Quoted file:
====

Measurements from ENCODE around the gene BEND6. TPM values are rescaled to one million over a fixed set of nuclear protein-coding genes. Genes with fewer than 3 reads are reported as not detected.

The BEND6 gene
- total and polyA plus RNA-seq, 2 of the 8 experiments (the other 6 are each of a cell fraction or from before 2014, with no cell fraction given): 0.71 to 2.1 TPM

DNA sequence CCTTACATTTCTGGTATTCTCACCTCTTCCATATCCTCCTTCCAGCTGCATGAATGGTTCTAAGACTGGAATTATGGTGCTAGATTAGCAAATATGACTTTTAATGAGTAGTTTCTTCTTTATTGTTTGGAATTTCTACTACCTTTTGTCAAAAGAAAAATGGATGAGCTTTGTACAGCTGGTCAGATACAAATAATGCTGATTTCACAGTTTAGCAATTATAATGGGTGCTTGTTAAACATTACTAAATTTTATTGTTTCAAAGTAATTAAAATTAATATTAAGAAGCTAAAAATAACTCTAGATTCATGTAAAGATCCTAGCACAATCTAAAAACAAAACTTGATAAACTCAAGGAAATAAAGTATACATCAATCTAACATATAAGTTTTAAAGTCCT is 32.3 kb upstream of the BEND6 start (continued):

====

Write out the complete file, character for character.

Measurements from ENCODE around the gene BEND6. TPM values are rescaled to one million over a fixed set of nuclear protein-coding genes. Genes with fewer than 3 reads are reported as not detected.

The BEND6 gene
- total and polyA plus RNA-seq, 2 of the 8 experiments (the other 6 are each of a cell fraction or from before 2014, with no cell fraction given): 0.71 to 2.1 TPM

DNA sequence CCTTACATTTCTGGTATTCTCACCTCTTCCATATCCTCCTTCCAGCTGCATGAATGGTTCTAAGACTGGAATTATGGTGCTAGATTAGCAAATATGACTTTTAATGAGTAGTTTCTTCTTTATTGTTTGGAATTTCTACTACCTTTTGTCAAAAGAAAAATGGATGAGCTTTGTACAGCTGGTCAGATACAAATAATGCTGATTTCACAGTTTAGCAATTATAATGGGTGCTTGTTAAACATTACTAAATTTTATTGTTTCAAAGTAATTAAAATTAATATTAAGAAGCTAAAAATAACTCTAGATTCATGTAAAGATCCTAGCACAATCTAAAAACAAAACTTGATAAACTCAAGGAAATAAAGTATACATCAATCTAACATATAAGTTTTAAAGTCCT is 32.3 kb upstream of the BEND6 start (continued):